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Darby v. Ricci

April 27, 2009

MICHAEL DARREN DARBY, PETITIONER,
v.
MICHELLE RICCI, ET AL., RESPONDENTS.



The opinion of the court was delivered by: Hillman, District Judge

Hon. Noel L. Hillman

OPINION

Michael Darren Darby filed a Petition for a Writ of Habeas Corpus pursuant to 28 U.S.C. § 2254(a) challenging a conviction entered in the Superior Court of New Jersey, Cumberland County, on December 9, 1991. For the reasons expressed below, and because the Petition, as drafted and read in light of the pertinent state court decisions, shows that the claims are time barred, this Court will dismiss the Petition and deny a certificate of appealability.

I. BACKGROUND

Petitioner challenges a judgment of conviction entered in the Superior Court of New Jersey, Law Division, Cumberland County, on December 9, 1991, based on his plea of guilty to murder and four armed robberies. (Pet. ¶¶ 1-2.) The Law Division imposed a life sentence, with a 30-year period of parole ineligibility for murder, and a consecutive 15-year term, with five years of parole ineligibility, for the armed robberies. (Pet. ¶ 3.) See also State v. Darby, 2008 WL 2121748 at *1 (N.J. Super., App. Div., May 20, 2008). Petitioner did not file a direct appeal. (Pet. ¶ 8.) See also Darby at *1.

Petitioner asserts that he filed a state petition for post-conviction relief on October 11, 2005, and the Law Division denied relief on February 14, 2008.*fn1 (Pet. ¶ 11(a)(3) and (a)(8).) Petitioner appealed. See Darby at *1. The Appellate Division affirmed the order denying post-conviction relief in an opinion filed May 20, 2008, holding: (1) Darby failed to show excusable neglect or exceptional circumstances warranting relaxation of the five-year time limit for a petition for post-conviction relief under N.J. Court Rule 3:22-12(a); (2) Darby failed to establish that counsel was constitutionally ineffective; and (3) the sentence was neither illegal nor an abuse of discretion. Id. at *2-*3. On September 9, 2008, the New Jersey Supreme Court denied certification. See State v. Darby, 196 N.J. 464 (2008) (table); (Pet. ¶ 11(b)(8).)

Petitioner executed his first § 2254 Petition, which is presently before this Court, on October 3, 2008. The Petition raises four grounds:

Ground One: a/DENIAL OF EFFECTIVE ASSISTANCE OF COUNSEL; b/COUNSEL INEFFECTIVENESS BY DENIAL OF RIGHT OF APPEAL; C/INEFFECTIVENESS OF POST PROCEEDING COUNSEL; d/INEFFECTIVENESS OF PCR-APPELLATE COUNSEL.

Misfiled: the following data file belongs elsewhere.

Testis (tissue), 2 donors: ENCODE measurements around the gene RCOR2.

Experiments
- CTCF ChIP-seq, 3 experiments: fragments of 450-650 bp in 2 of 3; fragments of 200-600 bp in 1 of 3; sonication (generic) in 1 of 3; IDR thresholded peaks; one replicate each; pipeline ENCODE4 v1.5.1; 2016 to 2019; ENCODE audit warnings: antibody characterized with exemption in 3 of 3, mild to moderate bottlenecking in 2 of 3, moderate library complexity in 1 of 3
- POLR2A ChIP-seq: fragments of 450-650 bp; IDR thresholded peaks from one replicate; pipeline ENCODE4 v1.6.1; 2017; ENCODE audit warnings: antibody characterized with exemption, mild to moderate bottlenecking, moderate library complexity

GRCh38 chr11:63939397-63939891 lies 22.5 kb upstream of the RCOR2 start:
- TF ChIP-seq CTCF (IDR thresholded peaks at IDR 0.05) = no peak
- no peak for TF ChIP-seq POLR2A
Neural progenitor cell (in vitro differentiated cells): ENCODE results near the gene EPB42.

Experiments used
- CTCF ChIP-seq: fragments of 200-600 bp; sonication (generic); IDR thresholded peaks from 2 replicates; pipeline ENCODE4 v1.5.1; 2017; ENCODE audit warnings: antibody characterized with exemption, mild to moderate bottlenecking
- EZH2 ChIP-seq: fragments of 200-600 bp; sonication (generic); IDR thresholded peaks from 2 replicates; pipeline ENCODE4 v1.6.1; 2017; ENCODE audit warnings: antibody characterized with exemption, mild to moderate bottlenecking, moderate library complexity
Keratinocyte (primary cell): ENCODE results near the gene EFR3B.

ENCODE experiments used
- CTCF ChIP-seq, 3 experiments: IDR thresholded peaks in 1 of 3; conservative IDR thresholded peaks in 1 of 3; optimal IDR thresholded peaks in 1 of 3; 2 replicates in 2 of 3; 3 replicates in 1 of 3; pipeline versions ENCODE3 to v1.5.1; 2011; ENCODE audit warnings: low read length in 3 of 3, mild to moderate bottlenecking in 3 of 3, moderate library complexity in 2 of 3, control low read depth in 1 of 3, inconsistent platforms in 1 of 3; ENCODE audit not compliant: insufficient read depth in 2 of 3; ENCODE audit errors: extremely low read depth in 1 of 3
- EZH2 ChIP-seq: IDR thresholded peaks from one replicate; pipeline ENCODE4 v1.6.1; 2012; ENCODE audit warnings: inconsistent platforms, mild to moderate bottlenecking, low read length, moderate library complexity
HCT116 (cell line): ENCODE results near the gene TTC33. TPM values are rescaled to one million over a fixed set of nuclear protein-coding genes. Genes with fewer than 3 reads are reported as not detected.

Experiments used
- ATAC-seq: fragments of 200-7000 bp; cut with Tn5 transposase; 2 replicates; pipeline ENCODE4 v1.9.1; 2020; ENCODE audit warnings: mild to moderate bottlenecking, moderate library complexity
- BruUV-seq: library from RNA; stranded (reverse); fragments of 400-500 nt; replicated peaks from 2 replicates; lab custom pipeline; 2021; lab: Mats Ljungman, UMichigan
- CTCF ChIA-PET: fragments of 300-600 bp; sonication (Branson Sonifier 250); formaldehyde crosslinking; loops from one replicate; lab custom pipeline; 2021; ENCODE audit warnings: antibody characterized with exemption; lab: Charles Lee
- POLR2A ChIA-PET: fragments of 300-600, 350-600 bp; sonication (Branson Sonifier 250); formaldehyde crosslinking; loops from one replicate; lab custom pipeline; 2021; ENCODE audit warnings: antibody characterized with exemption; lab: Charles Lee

Ground Two: PETITION FOR POST CONVICTION RELIEF COURT FAILED IN ITS SPECIFIC PURPOSE TO NOTICE, OR REMEDY OBVIOUS; a/LACK OF JURISDICTION BY SENTENCING COURT; b/SUBSTANTIAL DEPRIVATION OF DEFENDANT'S FEDERAL CONSTITUTIONAL RIGHTS; c/IMPOSITION OF ILLEGAL SENTENCE OR THAT NOT AUTHORIZED BY LAW.

Ground Three: a/DEFENDANT WAS FACED WITH CHALLENGES HE SHOULD NOT HAVE BEEN EXPOSED TO; b/DENIED FAIRNESS AND ACCESS TO THE COURT.

Ground Four: a/THE PETITION FOR POST CONVICTION RELIEF IN THIS MATTER HAS BEEN WRONGFULLY DENIED; b/CONVICTION WAS OBTAINED BY USE OF COERCED CONFESSION VIOLATING FEDERAL CONSTITUTIONAL PRIVILEGE AGAINST SELF INCRIMINATION; c/CONVICTION AND DENIAL OF RELIEF ON POST PROCEEDING WERE OBTAINED BY CONSTITUTIONAL FAILURE OF PROSECUTION TO DISCLOSE TO DEFENDANT EVIDENCE FAVORABLE TO THE DEFENDANT. (Pet. ¶ 12, Grounds One-Four.)

II. DISCUSSION

A. Standard of Review "Habeas corpus petitions must meet heightened pleading requirements." McFarland v. Scott, 512 U.S. 849, 856 (1994). Habeas Rule 2(c) requires a § 2254 petition to "specify all the grounds for relief available to the petitioner," "state the facts supporting each ground," "state the relief requested," be printed, typewritten, or legibly handwritten, and be signed under penalty of perjury. 28 U.S.C. § 2254 Rule 2(c).

Habeas Rule 4 requires a judge to sua sponte dismiss a § 2254 petition without ordering a responsive pleading "[i]f it plainly appears from the petition and any attached exhibits that the petitioner is not entitled to relief in the district court."

28 U.S.C. § 2254 Rule 4. Thus, "Federal courts are authorized to dismiss summarily any habeas petition that appears legally insufficient on its face." McFarland, 512 U.S. at 856. Dismissal without the filing of an answer or the State court record has been found warranted when "it appears on the face of the petition that petitioner is not entitled to relief." Siers v. Ryan, 773 F.2d 37, 45 (3d Cir. 1985), cert. denied, 490 U.S. 1025 (1989); see also McFarland, 512 U.S. at 856; United States v. Thomas, 221 F.3d 430, 437 (3d ...


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